Off-Broadway Theater Review: HENRY IV, PART 1 (The Pearl Theatre Company)

by Sarah Taylor Ellis on March 6, 2013

in Theater-New York

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THE PRINCE OF PEARL

Through ribald jokes and fiery speeches, spit flies during The Pearl’s solid and satisfying production of Shakespeare’s Henry IV, Part 1.

The second part in a tetralogy of history plays (encompassing Richard II, Henry IV Parts 1 and 2, and Henry V), Henry IV is a work of epic proportion, well suited as The Pearl’s inaugural production in their admirable new performing venue on 42nd Street.

Sraha Taylor Ellis' Off-Broadway Stage and Cinema review of Pearl Theatres "Henry IV, Part 1."

In fact, the standout element of the production may be Daniel Zimmerman’s versatile set design for the expansive new space. A large map of Britain hangs stage right, framed by a rich burgundy wall; barrels of wine and bottles of liquor haphazardly clutter the barroom occupying stage left. This set physicalizes not only the divide between the stately monarchy and the carousing lower classes, but also Prince Hal’s divided allegiance between preparing to take the throne and indulging in drunken, youthful adventures. With Davis McCallum’s fluid direction, the drama’s personal and political conflicts play out on an unfinished wooden platform center stage.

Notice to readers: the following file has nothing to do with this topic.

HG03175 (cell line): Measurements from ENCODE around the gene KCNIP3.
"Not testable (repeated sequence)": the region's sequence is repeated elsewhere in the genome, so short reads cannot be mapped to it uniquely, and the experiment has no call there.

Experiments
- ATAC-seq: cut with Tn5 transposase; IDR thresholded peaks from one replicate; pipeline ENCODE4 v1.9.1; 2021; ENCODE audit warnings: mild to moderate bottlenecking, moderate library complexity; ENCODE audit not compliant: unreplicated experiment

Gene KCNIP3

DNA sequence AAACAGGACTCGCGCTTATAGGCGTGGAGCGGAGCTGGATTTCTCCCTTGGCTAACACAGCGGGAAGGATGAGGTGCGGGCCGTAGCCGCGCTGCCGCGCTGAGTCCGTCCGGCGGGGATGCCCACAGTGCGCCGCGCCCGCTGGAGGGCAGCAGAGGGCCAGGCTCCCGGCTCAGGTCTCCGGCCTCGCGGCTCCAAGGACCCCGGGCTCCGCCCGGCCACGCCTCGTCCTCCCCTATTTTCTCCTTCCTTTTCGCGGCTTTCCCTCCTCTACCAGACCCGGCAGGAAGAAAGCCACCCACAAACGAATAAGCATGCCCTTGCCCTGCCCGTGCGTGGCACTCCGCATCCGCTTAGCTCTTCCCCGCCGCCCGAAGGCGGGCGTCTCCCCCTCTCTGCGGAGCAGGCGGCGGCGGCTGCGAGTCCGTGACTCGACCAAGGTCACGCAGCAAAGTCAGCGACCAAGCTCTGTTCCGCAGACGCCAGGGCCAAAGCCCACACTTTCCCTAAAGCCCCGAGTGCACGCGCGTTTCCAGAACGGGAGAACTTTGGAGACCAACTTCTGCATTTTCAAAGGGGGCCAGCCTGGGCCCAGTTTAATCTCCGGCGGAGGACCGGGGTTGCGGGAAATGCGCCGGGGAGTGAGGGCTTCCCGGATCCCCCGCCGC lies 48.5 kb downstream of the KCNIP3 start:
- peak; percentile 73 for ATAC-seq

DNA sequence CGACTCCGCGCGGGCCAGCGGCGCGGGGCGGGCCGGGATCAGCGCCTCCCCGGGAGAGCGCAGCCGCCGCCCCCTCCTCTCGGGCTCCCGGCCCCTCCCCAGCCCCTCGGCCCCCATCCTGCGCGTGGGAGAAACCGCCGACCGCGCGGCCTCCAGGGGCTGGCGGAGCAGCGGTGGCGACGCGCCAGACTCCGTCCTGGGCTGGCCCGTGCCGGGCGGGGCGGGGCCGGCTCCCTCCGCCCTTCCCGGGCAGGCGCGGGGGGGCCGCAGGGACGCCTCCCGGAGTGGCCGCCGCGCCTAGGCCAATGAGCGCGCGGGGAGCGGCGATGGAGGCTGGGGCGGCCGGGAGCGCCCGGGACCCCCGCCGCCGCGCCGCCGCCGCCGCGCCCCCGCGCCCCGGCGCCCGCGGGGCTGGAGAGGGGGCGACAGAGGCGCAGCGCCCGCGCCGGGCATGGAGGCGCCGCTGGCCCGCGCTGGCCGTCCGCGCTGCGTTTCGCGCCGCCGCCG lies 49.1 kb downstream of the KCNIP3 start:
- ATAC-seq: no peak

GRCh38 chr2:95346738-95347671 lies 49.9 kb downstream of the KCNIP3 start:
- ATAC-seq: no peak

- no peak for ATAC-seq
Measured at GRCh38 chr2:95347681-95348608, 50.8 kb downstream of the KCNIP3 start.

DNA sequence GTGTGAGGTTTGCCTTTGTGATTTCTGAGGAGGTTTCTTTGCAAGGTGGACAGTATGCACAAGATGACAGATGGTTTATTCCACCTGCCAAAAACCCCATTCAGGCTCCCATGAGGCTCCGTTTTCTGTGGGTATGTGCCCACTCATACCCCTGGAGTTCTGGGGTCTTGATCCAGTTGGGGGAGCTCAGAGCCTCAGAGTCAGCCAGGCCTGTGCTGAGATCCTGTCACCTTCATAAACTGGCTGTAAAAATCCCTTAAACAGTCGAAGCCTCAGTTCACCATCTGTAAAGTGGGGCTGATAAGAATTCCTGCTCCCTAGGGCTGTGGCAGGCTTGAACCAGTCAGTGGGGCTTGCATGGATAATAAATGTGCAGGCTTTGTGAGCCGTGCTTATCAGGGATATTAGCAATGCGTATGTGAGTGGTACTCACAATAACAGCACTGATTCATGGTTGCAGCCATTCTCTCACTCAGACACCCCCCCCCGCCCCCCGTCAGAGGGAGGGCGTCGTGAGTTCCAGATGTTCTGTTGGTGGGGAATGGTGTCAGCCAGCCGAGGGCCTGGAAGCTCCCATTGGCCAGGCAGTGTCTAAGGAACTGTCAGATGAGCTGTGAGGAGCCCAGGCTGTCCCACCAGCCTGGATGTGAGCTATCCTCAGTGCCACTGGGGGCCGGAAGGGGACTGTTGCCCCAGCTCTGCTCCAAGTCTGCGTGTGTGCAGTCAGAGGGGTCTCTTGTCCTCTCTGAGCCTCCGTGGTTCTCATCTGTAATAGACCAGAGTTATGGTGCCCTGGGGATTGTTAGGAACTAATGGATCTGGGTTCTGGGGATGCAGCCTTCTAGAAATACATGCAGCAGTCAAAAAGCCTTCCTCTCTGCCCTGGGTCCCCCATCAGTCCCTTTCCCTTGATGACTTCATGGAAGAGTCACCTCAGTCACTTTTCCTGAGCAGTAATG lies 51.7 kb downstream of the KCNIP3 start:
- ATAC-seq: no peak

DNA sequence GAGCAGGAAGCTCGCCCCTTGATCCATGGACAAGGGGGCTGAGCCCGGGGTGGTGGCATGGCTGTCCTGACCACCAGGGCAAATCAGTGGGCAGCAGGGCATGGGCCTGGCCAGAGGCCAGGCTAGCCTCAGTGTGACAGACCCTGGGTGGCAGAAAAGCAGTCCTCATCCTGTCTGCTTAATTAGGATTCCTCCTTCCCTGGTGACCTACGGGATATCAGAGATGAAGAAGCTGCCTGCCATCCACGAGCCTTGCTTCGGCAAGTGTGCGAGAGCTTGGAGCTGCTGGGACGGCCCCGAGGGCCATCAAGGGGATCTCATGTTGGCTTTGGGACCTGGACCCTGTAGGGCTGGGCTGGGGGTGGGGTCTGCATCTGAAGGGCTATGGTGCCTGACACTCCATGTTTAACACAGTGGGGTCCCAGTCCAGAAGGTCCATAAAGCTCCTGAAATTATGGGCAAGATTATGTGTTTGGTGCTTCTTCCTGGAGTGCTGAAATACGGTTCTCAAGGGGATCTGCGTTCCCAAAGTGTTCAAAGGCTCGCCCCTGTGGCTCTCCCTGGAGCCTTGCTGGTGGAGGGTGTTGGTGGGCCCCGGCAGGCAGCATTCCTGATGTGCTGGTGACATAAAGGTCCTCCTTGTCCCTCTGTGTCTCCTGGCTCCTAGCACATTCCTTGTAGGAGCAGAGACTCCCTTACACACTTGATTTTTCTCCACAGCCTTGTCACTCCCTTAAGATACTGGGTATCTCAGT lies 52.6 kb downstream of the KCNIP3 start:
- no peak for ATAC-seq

Sraha Taylor Ellis' Off-Broadway Stage and Cinema review of Pearl Theatres "Henry IV, Part 1."

McCallum hones in on the heart of the play with a tight ensemble of only twelve actors. John Brummer’s Prince Hal is a brash young man, more at home playing jokes in the public house with (and on) his rotund companion Falstaff (Dan Daily) than ruling alongside his stately father King Henry IV (Bradford Cover).

While the company of actors offers up adequate performances, Daily lacks some of Falstaff’s potential scene-stealing charm, and Cover’s king comes across a bit too stilled and majestic. Shawn Fagan’s Hotspur also plays every scene too hot; his commanding voice was even strained on the night I saw the play.

Sraha Taylor Ellis' Off-Broadway Stage and Cinema review of Pearl Theatres "Henry IV, Part 1."

Although performances can be somewhat one note, the storytelling is clear. By time for battle, the sword fights (staged by Rod Kinter) are dynamic and action-packed, and a noticeable chill passes through the audience when the maturing Prince Hal confronts the atrocities of war and the reality of death.

This production of Henry IV, Part 1 may be somewhat unremarkable, but it is certainly reliable: a solid evening’s entertainment and a promising step for The Pearl as it embarks on the next stage in its development.

Sraha Taylor Ellis' Off-Broadway Stage and Cinema review of Pearl Theatres "Henry IV, Part 1."

photos by Al Foote III

Henry IV, Part 1
The Pearl Theatre Company
555 West 42nd Street (formerly occupied by Signature Theatre)
scheduled to end on March 17, 2013
for tickets, call 212-598-9802 or visit Pearl Theatre

Sraha Taylor Ellis' Off-Broadway Stage and Cinema review of Pearl Theatres "Henry IV, Part 1."

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